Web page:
(First off, I need to remind you all how difficult it is to type out the word narcissist. OK, difficult is a strong word–it’s more that the letter “s” is so frequented that it becomes easy to slur them all together: narcissisisisisisistisssst.)

That being said, if you are an active tweeter and Facebooker, you might be a narcissist. Or at least that’s a statement a study from the University of Michigan is supporting. It found that people who frequent social media are actually fueling their own narcissistic tendencies. (Shocker…)

Elliot Panek, Yioryos Nardis and Sara Konrath published their study results in the journal Computers in Human Behavior. The study analyzed how much time was spent each day on social media, and how often the subjects posted to Twitter and Facebook each day. Each of the participants were surveyed about their normal social media use and personality traits, as well. Among the participants were 93 adults and 486 college undergraduates, who had an average age of 35.

Tweeticissism

Researchers found that young adult participants with a high Twitter usage rate scored higher in a measure of certain types of narcissism, whose traits include

Are these the faces of narcissists?

Are these the faces of narcissists?

manipulativeness (if it wasn’t a word before, it is now), exhibitionism, and superiority.

Young people may over-evaluate the importance of their own opinions,” communication studies doctorate and researcher Panek said in the statement. “Through Twitter, they’re trying to broaden their social circles and broadcast their views about a wide range of topics and issues.”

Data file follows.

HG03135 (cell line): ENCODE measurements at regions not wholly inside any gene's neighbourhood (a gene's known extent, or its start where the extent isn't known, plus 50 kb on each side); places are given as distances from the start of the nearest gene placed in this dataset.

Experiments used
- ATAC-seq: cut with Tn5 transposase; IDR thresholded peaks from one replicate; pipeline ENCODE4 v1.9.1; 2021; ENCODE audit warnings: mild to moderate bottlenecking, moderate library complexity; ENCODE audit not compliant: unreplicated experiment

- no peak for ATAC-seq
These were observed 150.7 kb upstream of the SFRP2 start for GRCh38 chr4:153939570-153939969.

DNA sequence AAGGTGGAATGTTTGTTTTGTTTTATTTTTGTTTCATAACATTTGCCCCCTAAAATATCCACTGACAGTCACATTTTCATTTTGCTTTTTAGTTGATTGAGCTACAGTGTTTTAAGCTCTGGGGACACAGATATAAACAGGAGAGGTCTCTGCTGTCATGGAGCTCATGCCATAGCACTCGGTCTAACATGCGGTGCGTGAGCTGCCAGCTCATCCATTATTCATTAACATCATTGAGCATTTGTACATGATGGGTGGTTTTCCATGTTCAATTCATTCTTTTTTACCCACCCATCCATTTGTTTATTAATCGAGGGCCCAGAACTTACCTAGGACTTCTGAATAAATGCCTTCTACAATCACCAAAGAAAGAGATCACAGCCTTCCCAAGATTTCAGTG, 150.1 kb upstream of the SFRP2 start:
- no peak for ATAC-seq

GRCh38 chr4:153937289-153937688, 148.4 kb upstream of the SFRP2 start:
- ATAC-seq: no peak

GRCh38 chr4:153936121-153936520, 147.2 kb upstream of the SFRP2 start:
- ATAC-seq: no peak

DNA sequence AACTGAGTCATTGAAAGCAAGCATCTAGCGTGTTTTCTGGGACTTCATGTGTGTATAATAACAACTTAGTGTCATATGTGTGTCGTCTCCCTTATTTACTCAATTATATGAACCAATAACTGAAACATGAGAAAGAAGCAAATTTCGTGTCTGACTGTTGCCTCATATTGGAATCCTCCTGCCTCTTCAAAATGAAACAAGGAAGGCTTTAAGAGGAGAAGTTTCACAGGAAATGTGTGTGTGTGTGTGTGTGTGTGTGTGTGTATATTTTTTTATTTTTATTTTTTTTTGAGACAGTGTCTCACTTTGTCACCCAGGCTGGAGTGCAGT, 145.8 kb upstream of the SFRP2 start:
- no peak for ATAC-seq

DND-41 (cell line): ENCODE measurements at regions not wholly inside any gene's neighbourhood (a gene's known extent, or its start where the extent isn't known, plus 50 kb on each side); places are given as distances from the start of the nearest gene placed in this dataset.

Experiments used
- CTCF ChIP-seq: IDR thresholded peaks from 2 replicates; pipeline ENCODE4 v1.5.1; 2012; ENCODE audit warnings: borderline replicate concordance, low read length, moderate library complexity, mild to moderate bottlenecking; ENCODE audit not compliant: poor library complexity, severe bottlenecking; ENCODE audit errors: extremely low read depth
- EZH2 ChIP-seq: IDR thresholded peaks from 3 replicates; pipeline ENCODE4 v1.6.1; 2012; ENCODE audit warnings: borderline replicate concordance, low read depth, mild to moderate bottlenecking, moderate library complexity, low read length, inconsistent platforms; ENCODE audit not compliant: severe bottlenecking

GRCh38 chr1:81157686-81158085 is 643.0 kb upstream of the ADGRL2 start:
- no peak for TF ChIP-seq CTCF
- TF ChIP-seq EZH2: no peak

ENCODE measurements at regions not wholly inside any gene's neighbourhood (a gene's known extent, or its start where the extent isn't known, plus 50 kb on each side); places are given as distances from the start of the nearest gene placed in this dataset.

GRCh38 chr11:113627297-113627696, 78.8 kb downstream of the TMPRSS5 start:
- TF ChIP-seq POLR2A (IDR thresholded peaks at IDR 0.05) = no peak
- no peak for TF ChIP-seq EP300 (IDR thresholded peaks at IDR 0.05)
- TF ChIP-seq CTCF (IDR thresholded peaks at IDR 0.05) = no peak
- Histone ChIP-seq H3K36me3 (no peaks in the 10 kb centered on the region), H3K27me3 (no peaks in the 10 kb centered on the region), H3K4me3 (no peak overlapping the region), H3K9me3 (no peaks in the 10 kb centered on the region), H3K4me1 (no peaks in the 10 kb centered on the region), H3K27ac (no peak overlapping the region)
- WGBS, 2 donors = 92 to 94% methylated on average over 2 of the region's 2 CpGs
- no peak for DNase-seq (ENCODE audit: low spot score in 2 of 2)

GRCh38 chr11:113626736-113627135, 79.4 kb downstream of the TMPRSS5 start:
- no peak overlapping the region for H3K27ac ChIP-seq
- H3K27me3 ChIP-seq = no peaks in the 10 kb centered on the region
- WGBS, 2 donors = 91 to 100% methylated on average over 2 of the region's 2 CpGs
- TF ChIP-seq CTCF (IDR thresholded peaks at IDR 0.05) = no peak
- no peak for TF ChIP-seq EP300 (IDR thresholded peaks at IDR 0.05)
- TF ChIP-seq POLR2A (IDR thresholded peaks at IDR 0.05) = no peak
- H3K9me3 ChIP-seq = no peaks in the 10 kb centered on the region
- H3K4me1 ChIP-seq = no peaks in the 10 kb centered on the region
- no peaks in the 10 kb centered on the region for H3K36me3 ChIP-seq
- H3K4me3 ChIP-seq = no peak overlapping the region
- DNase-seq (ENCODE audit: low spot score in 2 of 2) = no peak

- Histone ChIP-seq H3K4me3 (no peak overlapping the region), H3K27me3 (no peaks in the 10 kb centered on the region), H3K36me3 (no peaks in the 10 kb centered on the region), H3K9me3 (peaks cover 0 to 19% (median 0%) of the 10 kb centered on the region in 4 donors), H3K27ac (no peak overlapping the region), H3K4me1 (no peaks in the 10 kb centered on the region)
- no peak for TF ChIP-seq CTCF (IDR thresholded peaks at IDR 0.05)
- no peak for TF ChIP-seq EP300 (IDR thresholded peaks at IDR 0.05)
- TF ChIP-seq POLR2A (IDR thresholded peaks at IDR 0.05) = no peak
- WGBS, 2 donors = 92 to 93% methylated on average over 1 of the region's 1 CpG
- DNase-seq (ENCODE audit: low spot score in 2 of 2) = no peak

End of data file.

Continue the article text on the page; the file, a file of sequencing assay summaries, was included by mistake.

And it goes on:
(P.S. Here is a cool story to tweet about with a bunch of hashtags: Twitter and Facebook Making Major Changes).

Like, Facebook Likes

When the researchers turned their attention to the middle-aged adult narcissists, they found this group posts status updates frequently to Facebook as a way to gain approval from their peers. “It’s about curating your own image, how you are seen, and also checking on how others respond to this image,” Panek said. “Middle-aged adults usually have already formed their social selves, and they use social media to gain approval from those who are already in their social circles.”

The University of Michigan was quick to point out that there was no causal effect observed between high social media usage and narcissism. They simply explored the relationship between the two (kind of like the relationship between smoking and cancer, obesity and T.V., and violence and video games).

OMG, Am I A #Narcissist?

What do you think about this study? Do you think there is a relationship between how much you use social media and traits of narcissism? Does that make you a narcissist?

Make sure you tweet this article and post it to Facebook. Then make sure to check to see how many “likes” and “retweets” it gets. Then feel the appropriate amount of pride or shame depending on the response your updates garner–just know that I did my job, because this story is awesomely awesome (and attractive).

photo credit: KeizGoesBoom via photopin cc

Jamie Bates
Online Marketing Director